BEIRUT: Lebanon is hoping a summer influx of tourists and visitors will help revive its flagging economy, with the return of live performances at the Baalbeck International Festival set to be a major boost.
The festival, a global cultural moment for more than six decades, was held virtually in 2020 and 2021 due to pandemic restrictions, but previews of its lineup from Baalbeck Castle between July 8 and July 17 attracted more of 17 million views on social networks.
Tourism Minister Walid Nassar said up to 12,000 people are expected to arrive in Beirut every day for the next three months, with more than a million arrivals over the summer.
“Given its geographical location and all its tourist components, Lebanon does not need marketing,” he said.
Speaking during an inspection tour of Rafic Hariri International Airport in Beirut, Nassar said flights, hotels and even guesthouses were fully booked for the summer.
Travel agencies and airlines say many Lebanese expats planning to spend their summer holidays in Lebanon with their families have booked tickets.
“We have a 100% booking rate between July 1 and mid-September,” Jean Abboud, head of the Syndicate of Tourism and Travel Agencies, told Arab News.
“A total of 110 planes will land in Beirut during this period, carrying 15,000 passengers, the vast majority of whom are Lebanese, in addition to Jordanians, Iraqis and Egyptians.”
He said the number of flights to and from Lebanon may need to be increased to meet growing demand.
According to Abboud, expatriates on vacation will help revive the Lebanese economy by injecting US dollars into the economy.
However, rising tourist numbers are putting pressure on accommodation in the capital, with some five-star Beirut beachfront hotels destroyed in the 2020 Beirut port explosion yet to be rebuilt.
“The remaining options are four-star hotels in the capital, and there are a few five-star hotels outside the capital, in addition to guesthouses which have recently proliferated in various regions. A total of 17,000 hotel rooms have been set up to accommodate Lebanese in their homeland,” Abboud said.
He pointed to a decline in Gulf tourism in Lebanon, saying: “For decades, Gulf tourists used to spend long weeks in Lebanon. In 2011, their contribution to our economy was $11 billion, while today it is just over $4 billion.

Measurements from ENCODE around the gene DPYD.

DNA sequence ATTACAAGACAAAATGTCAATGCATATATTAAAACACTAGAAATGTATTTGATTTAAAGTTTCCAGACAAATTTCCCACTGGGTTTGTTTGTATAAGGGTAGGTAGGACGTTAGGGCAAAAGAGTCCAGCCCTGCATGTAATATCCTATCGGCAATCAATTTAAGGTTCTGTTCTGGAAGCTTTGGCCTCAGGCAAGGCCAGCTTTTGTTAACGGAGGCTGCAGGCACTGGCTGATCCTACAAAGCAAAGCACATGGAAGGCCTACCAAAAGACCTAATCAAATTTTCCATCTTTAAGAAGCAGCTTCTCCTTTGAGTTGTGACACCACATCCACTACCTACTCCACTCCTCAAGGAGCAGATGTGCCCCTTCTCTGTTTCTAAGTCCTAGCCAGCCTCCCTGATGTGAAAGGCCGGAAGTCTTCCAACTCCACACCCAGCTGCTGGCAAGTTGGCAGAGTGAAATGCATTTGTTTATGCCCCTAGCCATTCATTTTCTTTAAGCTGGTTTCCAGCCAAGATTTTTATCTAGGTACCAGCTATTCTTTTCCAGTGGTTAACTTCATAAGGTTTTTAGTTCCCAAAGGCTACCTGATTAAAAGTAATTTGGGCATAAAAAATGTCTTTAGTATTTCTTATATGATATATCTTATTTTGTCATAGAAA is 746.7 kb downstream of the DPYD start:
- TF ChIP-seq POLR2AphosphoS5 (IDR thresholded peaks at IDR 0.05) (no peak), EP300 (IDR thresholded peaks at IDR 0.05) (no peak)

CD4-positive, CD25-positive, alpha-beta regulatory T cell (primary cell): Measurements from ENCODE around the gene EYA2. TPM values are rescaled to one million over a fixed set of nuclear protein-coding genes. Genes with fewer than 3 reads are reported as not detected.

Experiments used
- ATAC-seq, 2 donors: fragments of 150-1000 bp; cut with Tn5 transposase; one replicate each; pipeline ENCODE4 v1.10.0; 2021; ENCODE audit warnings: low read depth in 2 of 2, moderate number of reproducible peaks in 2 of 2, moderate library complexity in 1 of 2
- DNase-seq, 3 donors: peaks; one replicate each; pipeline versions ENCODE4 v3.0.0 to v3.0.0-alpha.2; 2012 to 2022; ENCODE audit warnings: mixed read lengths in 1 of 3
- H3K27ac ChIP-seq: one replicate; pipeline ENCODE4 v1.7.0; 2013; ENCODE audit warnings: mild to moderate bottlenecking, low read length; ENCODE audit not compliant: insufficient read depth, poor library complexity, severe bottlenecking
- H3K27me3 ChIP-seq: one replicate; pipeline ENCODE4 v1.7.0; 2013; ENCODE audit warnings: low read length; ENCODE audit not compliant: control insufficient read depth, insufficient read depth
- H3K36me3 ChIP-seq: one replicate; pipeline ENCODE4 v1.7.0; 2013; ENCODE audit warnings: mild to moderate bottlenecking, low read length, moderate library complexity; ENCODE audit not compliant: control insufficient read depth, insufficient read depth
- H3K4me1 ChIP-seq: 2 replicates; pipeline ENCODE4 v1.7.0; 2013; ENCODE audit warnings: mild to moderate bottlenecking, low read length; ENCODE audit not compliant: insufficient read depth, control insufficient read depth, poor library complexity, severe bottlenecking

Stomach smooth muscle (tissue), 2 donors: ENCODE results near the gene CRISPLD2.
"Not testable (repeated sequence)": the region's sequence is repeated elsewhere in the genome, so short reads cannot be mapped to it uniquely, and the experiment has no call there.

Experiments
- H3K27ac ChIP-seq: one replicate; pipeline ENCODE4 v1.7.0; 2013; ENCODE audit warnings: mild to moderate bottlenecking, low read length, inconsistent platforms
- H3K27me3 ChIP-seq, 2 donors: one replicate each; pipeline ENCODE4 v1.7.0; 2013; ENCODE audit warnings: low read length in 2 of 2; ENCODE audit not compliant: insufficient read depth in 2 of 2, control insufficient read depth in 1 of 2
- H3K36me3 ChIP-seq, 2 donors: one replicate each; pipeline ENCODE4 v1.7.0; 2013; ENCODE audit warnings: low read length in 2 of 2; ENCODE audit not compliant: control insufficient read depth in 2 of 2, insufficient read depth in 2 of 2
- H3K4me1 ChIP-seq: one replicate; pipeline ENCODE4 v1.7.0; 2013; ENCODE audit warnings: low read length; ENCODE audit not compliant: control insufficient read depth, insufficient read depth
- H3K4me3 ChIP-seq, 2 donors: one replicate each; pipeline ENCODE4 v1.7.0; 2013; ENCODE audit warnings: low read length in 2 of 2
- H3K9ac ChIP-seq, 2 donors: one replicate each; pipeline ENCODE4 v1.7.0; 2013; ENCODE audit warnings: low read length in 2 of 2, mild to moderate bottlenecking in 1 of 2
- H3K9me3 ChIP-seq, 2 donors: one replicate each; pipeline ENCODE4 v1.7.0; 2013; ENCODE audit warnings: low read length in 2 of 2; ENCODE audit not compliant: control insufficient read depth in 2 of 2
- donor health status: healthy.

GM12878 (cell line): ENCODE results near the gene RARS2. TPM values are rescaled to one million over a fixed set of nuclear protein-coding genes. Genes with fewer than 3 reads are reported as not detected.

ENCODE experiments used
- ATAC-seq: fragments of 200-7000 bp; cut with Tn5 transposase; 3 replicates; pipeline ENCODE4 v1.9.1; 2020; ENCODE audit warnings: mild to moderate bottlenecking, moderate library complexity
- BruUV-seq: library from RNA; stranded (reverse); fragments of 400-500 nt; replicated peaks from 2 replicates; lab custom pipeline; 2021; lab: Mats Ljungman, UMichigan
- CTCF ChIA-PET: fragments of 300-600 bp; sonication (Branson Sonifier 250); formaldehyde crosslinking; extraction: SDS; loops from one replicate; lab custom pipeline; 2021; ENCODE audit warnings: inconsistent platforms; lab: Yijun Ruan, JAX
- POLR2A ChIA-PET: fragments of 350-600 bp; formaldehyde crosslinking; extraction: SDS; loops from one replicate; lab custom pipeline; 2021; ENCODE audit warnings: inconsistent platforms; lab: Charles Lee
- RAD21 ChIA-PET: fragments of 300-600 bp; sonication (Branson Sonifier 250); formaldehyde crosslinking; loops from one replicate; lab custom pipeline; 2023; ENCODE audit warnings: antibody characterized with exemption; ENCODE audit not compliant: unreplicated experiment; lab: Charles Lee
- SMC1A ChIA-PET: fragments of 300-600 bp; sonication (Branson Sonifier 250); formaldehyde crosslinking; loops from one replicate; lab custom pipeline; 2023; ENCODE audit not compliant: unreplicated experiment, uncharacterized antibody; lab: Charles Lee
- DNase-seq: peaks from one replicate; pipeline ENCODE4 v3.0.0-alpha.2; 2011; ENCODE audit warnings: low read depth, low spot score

In Baalbeck, the city’s main festivals are regaining their appeal after organizers failed to attract foreign artists in recent years amid economic collapse and the depreciation of the local currency.
Acting Interior Minister Bassam Mawlawi said “the security situation in Lebanon is stable and under control”.
Four concerts are scheduled at Baalbek Castle from July 8 to 17, featuring Lebanese, Spanish and French artists. The festival opens with a performance of traditional songs by Somaya Baalbaki, which will be supported by an orchestra of more than 35 musicians led by Lebnan Baalbaki.
Nayla de Freij, head of Baalbeck’s festival committee, told Arab News that Lebanese festivals are struggling in the face of difficult economic conditions, but are determined to “emphasize cultural exchanges between the East and the West”.
With no public funding for the Baalbeck festival this year, organizers were relying on contributions from a limited number of sponsors, she said.
However, de Freij said that “the austerity measures and the limited budget do not mean that we are going to cut corners on the technical level that we want to maintain at the Baalbeck festivals. That’s why we’ll only give four concerts this year, and we won’t build the huge amphitheater.
Festival artists “have accepted relatively modest payments because they also want to help Lebanon,” she added.
“Our role in these circumstances is to encourage dying Lebanese art. There are creators who must pursue their artistic career. And we wanted to present art that looks like people and preserves their heritage.
Abboud and de Freij said security is key to reviving summer activities in Lebanon.
“The committee has contacted army and security officials, and they have confirmed that security will be under control to and from Baalbeck,” de Freij said.